Dairy Products and Weight Loss. Does it Work?


If you’ve watched the ads, you’ve got the gist: “Dairy products will help you lose weight and burn fat,” is the message of the moment. This weight-loss claim is backed by two recent studies.

In one study, obese adults who followed a high-dairy diet were shown to lose more weight than those on a low-dairy, high-calcium, or low-dairy, low-calcium diet. The study involved 32 adults and was published in Obesity Research.

A second study, also conducted by Professor Zemel and published in the April 2005 issue of the International Journal of Obesity, showed that yogurt can not only accelerate weight loss, but also trim fat around the stomach. The study was conducted over 12 weeks and involved 34 obese adults divided into two groups. One group ate three six ounce servings of fat-free yogurt per day, while the other group ate only one serving. The group who consumed more yogurt lost 81 percent more stomach fat and lost an average of three pounds more weight.

What the other studies say

Sounds pretty good doesn’t it? Especially if you’re a dairy-queen or king. But don’t toss out your carrot sticks and stock your fridge full of cheese, yogurt, and chocolate milk just yet. There is another side to this story.

A longer-term study conducted over one year and published in the April 2005 American Journal of Clinical Nutrition showed that a high-dairy diet did not alter the body weight or fat mass of healthy women. A second study involving 50 overweight men and women also reached a similar conclusion.

Speaking for the Physicians Committee for Responsible Medicine (PCRM), Nutrition Director Amy Lanou, PhD also says that Zemel’s first study is “too small to serve as a basis for weight loss recommendations.” She further points out that the study was funded from within the dairy industry. The committee believes the Dairy Council’s advertising campaign, which is based on this study, should be stopped, as the claims that extra servings of dairy products can help you lose weight are false and misleading. “Dairy ads may dupe dieters,” warns Dr. Lanou.

Dairy me! Let’s talk sense…

So what’s a girl or guy to do? If some experts say “yay” and some “nay,” who should you listen to?

Dietitian Joan Bushman MPH, RD reminds people that when it comes to weight loss it’s the calories, not the number of dairy products, that count. “To date, there is not enough evidence from studies to strongly support the claim that dairy products accelerate weight loss or fat burning. Most people should be getting around 1000 mg of calcium or more per day for good health, but when it comes to weight loss, it’s really the calories that count,” she says.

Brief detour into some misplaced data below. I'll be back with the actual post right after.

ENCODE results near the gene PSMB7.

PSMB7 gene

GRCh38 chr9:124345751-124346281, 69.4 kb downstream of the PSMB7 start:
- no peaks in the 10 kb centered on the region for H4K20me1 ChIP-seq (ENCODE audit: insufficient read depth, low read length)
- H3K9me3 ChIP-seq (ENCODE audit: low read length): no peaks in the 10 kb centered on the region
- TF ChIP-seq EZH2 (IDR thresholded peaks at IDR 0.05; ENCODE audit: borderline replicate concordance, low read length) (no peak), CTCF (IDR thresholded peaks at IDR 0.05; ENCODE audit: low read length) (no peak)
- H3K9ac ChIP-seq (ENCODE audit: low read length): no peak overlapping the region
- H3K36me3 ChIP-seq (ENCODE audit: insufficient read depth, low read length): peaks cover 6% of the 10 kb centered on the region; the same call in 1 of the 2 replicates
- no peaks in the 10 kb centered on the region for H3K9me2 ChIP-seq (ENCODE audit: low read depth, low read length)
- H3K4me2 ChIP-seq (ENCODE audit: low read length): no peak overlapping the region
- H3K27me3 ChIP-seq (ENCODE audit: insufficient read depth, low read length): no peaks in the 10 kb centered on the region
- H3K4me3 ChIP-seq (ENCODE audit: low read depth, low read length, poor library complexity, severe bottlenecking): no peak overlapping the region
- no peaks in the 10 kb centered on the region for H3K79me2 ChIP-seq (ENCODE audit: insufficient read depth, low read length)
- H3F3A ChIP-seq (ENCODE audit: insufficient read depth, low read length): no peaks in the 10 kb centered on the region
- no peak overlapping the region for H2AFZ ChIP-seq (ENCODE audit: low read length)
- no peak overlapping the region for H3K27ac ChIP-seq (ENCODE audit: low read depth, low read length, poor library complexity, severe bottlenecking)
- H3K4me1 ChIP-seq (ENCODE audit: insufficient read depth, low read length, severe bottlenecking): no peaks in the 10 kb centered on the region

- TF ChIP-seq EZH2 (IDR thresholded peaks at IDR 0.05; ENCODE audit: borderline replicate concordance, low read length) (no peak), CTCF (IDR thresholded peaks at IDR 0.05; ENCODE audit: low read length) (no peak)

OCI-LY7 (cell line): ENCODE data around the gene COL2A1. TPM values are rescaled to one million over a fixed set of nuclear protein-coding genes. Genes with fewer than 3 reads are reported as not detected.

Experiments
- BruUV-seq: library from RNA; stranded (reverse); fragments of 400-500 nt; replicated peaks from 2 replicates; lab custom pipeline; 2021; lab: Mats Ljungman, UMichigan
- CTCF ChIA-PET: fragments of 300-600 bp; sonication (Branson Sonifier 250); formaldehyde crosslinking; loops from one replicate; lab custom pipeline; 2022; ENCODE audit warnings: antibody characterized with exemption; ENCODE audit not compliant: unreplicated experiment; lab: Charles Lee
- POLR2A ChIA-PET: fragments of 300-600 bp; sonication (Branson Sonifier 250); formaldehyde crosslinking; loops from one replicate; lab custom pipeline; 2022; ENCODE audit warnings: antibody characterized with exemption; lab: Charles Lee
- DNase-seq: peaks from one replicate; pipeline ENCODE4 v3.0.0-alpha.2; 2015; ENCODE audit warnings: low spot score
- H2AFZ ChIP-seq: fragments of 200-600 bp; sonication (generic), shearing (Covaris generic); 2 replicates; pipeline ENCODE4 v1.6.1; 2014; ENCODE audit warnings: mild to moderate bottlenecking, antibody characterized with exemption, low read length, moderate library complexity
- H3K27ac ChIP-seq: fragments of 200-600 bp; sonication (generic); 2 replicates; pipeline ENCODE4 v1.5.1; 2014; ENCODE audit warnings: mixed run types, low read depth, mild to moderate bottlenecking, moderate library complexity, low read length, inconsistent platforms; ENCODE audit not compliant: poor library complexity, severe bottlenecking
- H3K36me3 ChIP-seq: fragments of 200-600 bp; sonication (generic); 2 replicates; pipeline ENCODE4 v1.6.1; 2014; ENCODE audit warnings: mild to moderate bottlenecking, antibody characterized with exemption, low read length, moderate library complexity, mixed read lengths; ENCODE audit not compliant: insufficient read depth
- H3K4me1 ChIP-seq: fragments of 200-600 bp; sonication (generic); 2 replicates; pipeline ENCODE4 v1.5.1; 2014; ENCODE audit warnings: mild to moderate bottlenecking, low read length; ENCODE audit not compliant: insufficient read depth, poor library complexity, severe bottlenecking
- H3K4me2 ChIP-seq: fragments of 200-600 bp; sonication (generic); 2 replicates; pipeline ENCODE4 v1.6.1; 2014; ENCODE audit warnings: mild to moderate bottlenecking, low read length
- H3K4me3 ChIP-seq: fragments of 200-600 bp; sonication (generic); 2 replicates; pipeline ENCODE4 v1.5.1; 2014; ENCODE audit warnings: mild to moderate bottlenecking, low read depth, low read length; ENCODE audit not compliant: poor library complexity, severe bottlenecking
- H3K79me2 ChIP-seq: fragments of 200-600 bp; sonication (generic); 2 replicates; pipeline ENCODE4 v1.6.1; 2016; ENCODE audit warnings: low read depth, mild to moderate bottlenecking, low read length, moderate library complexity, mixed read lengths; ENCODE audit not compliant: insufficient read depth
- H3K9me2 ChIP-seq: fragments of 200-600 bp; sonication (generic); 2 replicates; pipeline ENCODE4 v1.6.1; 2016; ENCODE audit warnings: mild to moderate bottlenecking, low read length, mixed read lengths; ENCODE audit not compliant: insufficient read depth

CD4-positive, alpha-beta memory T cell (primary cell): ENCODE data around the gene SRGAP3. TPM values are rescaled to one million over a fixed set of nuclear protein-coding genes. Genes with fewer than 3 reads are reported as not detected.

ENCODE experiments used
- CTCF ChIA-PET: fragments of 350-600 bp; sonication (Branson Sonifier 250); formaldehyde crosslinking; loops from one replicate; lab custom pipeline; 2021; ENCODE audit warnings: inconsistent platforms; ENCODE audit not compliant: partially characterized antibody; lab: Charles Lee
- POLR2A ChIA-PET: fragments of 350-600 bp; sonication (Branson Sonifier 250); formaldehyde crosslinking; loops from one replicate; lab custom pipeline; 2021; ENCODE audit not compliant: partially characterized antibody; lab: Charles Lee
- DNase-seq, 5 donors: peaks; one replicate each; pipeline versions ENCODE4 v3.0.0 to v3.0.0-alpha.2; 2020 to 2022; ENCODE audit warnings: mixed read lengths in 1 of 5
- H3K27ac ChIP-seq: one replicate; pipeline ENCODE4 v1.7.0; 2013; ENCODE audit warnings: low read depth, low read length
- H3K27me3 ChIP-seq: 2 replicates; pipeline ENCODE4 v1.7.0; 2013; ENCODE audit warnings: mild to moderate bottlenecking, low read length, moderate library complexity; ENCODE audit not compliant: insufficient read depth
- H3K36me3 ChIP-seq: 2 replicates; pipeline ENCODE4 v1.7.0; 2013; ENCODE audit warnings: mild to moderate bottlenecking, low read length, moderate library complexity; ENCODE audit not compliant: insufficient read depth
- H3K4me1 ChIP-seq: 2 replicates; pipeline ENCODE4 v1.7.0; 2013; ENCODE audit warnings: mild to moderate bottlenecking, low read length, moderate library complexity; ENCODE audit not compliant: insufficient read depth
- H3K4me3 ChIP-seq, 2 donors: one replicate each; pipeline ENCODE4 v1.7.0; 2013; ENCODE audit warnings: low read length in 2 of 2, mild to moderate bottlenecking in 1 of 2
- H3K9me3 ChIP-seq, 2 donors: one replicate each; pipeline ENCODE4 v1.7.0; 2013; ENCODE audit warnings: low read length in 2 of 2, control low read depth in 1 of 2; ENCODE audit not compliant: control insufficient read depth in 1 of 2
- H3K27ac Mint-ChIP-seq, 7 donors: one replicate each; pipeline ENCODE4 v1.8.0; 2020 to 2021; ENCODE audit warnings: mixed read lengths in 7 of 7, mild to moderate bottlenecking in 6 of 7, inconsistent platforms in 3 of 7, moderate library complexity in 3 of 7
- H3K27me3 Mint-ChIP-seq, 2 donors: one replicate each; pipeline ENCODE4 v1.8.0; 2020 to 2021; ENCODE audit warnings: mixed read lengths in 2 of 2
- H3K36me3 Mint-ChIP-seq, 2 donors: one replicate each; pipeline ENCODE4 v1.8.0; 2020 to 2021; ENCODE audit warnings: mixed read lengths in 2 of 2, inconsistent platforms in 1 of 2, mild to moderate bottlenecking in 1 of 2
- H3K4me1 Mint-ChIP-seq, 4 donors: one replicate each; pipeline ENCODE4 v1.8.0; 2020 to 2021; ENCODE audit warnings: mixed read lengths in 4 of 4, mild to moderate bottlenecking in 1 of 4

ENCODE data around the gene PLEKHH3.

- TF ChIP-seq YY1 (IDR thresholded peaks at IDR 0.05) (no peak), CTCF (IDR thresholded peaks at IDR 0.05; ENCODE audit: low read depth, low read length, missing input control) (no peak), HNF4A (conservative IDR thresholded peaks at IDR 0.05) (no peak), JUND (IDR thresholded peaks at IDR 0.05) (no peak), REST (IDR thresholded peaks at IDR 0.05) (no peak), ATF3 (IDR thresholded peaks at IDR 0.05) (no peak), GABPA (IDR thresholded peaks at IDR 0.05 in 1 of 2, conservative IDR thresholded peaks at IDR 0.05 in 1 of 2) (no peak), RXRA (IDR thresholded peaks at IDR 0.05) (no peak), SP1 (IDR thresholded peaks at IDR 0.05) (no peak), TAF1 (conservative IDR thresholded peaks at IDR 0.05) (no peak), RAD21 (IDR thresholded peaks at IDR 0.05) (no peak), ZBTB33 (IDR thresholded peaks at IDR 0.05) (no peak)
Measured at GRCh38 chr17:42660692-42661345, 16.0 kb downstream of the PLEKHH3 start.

The fact is, dairy products are not calorie free! It’s important to stay aware of how many calories you are consuming, regardless of whether those calories come from burgers, carrot sticks, or milk. If you usually eat 1800 calories a day to maintain your current weight, but then add three extra glasses of milk (675 calories) to those 1800 calories, you will gain weight, not lose it.

Dietitian Allan Borushek also reminds dieters that foods often consumed with dairy products, such as breakfast cereals, can be high in sugar and calories. However, he points out that healthy dairy foods, such as lowfat yogurt can be a good replacement for less healthy snacks such as chips, cookies, and chocolate bars.

Go dairy, but not for weight loss

The Dietary Guidelines for Americans recommend getting three or more servings of dairy products per day, but that’s not because dairy products will help you lose weight. It’s because dairy products can be good for overall health.

For example, when dairy is fortified (with vitamins A and D), it is one of the most nutrient-dense sources of calcium, which means that the calcium in dairy is highly “bioavailable” per fairly low calories. (Bioavailable means calcium is available to be absorbed into the body). The glitch is that for those who are lactose-intolerant, calcium may not be as bioavailable. If this is the case, other sources of calcium are needed. (See the table below).

Calcium helps to prevent osteoporosis, and also plays a vital role in nerve and muscle function, clotting of blood, enzyme regulation, insulin secretion and overall bone strength. Most adults need 1000 mg of calcium per day.

Plain, lowfat yogurt with no added sugar or additives is an excellent dairy choice for calcium. The bacteria in yogurt are also beneficial for digestion. For people taking antibiotics, eating some yogurt helps to replenish the friendly bacteria that the antibiotics deplete.

So, if you like eating dairy foods, go ahead and enjoy them as a healthy part of your diet, particularly for the calcium benefits. Just don’t be fooled into thinking that glass of milk will miraculously melt away flab!

Dairy and non-dairy sources of calcium

Not everyone likes to eat or can eat dairy products. Use this table to determine good sources of calcium from both dairy and non-dairy foods.

Food Calcium (mg)
Milk, 1 cup, 8 fl oz. 300
Blue, 1 oz 150
Brie, 1 oz 50
Cheddar, 1 oz 200
Cottage, 1 oz 20
Feta, 1 oz 140
Swiss, 1 oz 270
Yogurt, fruit flavored, 1 cup, 8 oz. 250
Green leafy vegetables
Broccoli, 1 cup 100
Collards, cooked, 1 cup 150
Spinach, cooked, 1/2 cup 120
Tofu (processed with calcium), average all brands, 3 oz 150
Orange juice (fortified), 8 fl. oz, average all brands 300
Nuts and seeds
Almonds, 1/2 oz 40
Cashews, 1/2 oz 5
Peanuts, raw, 1/2 oz 25
Sesame seeds, 1 Tbsp 88
Sunflower seeds, 1 oz 30
Fish and seafood
Salmon with bones (canned), 3 oz 90
Sardines with bones, 3 oz 90
Mussels/Oysters, 4 oz 95


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